How to Utilize Running Cadence in your Training
Running cadence is calculated by counting the number steps you take per minute, and dividing it by two. For example, if your take 180 steps per minute counting both feet, your cadence is 90. Cadence is an important tool for assessing your running efficiency, and something that you can improve fairly easily by making changes to your running technique.
Cadence depends on several factors, these include:
- Speed. When running within the endurance range the effect of speed on cadence is minor. On the other hand, sprinters increase their speed mainly by increasing their cadence.
- Training history. Taking part in sports that require lots of changes in speed and in the direction of speed such as tennis or soccer tends to increase cadence even during constant velocity running.
- Physical parameters. Taller runners tend to have lower cadences.
- Uphill/downhill. Cadence is lower when running uphill and higher when running downhill.
- Footwear. Running barefoot increases your cadence.
Monitoring your cadence can help you improve your running performance and avoid injuries. If you haven’t done a lot of running, your cadence might not be optimal. Typical problems include running with a cadence that is too low and overstriding (taking strides that are too long).
To develop cadence, your nerve-muscle connection needs to be trained reasonably frequently. A session of cadence training a week is a good start. Include running with high and low cadences into your program. Exaggerate! By doing so, your neuromuscular system should quickly adapt to a new optimal cadence.
A low cadence at expected race pace can cause problems later in the event as your legs tire. Try to shorten your stride and increase cadence while holding the same pace (set a narrow pace zone on your Polar device to give you audio feedback). You can aim to raise your cadence above the following:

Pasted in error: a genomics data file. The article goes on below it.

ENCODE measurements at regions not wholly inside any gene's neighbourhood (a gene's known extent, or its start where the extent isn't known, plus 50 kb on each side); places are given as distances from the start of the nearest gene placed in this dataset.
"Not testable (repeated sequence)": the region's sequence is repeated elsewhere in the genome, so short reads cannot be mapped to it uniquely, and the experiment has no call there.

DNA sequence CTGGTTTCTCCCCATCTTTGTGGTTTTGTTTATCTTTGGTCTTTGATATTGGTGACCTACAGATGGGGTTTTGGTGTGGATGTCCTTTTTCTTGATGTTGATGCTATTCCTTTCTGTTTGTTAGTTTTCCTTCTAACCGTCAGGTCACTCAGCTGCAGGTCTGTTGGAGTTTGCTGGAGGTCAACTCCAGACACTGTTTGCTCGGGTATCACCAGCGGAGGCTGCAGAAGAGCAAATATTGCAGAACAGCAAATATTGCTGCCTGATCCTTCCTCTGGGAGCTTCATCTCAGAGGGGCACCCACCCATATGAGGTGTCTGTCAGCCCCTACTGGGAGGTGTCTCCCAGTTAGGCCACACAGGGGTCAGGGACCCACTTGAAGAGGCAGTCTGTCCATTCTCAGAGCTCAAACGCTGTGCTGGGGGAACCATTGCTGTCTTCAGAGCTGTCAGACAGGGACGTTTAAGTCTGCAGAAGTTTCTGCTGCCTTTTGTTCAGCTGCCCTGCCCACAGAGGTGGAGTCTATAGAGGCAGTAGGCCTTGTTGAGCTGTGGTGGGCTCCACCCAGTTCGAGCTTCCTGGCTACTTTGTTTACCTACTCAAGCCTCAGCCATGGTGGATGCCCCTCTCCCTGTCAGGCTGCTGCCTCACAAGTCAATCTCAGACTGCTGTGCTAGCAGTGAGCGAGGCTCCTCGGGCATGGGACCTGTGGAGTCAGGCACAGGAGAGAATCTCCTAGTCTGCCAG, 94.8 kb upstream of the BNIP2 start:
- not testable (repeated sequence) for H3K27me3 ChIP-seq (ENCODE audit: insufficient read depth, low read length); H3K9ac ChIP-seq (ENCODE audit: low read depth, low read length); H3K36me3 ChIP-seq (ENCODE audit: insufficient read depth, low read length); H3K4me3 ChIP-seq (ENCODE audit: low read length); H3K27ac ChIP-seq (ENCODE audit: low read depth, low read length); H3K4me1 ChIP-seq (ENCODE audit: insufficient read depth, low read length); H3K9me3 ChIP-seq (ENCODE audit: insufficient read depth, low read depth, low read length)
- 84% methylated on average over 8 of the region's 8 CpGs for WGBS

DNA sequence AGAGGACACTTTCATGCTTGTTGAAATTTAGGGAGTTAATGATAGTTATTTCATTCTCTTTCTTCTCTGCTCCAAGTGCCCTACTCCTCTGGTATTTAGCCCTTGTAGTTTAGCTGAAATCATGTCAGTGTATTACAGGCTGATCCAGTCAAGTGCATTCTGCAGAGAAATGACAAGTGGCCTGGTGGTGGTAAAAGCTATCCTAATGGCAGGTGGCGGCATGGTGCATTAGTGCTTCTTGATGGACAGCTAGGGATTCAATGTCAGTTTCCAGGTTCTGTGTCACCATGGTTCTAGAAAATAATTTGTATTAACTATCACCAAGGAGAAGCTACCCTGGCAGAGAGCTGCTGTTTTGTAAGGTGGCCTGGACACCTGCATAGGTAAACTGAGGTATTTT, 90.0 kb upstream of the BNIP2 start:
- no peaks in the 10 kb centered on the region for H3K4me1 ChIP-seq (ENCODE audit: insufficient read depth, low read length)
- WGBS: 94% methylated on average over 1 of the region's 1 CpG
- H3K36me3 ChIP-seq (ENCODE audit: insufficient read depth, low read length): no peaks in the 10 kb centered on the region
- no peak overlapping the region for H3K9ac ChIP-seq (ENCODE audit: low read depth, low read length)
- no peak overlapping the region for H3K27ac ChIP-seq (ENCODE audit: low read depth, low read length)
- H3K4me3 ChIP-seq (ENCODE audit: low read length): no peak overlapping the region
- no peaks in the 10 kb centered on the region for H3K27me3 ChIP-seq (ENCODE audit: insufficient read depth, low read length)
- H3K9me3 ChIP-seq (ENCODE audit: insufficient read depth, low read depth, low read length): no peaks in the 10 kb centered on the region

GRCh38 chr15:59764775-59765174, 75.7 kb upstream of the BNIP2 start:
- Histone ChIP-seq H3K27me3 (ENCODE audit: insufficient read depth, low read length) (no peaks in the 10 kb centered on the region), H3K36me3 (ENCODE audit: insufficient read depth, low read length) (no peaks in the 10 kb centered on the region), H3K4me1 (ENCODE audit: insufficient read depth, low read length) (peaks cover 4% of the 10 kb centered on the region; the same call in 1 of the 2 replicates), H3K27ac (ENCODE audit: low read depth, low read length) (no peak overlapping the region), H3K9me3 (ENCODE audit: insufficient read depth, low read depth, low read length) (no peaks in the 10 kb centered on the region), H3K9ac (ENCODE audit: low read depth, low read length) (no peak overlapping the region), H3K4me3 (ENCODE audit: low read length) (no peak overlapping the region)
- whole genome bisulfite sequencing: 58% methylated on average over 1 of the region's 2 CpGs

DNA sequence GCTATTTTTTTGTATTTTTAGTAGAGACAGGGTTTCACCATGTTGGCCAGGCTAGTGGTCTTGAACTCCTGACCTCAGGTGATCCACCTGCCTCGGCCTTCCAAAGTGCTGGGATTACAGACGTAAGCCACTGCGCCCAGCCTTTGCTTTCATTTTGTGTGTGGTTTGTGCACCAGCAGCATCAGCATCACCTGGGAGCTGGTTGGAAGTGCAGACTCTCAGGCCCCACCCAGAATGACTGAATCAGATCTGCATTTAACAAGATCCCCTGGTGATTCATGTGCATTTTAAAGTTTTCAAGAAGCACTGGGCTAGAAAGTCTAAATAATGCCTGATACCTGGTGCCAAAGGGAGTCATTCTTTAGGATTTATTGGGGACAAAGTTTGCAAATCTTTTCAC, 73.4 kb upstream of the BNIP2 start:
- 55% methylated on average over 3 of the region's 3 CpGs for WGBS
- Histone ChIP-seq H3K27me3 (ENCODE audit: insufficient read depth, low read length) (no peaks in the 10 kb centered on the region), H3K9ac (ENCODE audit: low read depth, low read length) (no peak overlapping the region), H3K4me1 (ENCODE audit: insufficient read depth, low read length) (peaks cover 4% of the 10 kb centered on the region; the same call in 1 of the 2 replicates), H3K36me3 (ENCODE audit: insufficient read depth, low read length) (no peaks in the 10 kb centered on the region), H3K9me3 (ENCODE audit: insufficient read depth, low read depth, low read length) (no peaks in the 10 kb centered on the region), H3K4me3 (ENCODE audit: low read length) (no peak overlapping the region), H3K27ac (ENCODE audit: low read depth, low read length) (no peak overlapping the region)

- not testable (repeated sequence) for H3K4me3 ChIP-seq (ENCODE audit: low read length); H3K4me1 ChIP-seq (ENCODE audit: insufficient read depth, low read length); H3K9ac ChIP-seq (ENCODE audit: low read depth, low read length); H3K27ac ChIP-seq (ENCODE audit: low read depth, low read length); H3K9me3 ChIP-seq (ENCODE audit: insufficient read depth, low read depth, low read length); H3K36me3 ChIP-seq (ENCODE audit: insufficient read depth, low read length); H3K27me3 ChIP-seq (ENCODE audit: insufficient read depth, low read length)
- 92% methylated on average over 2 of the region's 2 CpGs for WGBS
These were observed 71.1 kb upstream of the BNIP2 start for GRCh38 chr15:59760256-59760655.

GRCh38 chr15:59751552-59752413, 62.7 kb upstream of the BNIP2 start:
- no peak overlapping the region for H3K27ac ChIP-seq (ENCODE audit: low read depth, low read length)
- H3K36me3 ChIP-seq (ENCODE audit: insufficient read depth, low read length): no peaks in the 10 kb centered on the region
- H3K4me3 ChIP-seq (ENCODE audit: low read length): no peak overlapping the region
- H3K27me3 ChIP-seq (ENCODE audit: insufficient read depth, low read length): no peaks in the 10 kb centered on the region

- 80/min (4 hour Marathoners)
- 85/min (3 hour 30 min Marathoners)
- 88/min (3 hour Marathoners)
This is only a general guide, taller runners will naturally have slightly lower cadences. Tune in to what feels comfortable! Elite long-distance runners typically run with a high cadence of 85-95.
Overstriding means stepping too far ahead. This slows you down at each step. Overstriding is often coupled with a heel strike, which can lead to a running injury. If you suspect you are overstriding, check your cadence. If it is less than 80, and especially if you also happen to heel strike, you should probably try to increase your cadence, but not to more than 90.
There are two ways to measure cadence. It can be measured with a Polar stride sensor that is attached to your shoe or straight from the wrist with a Polar device’s built-in accelerometer.
Add speed and cadence to the same training view so you can easily follow them in real time during training. This can be done in the Sport Profiles training views in the Polar Flow web service. Also don’t forget to sync your data after each run to the Flow web service for a more detailed analysis.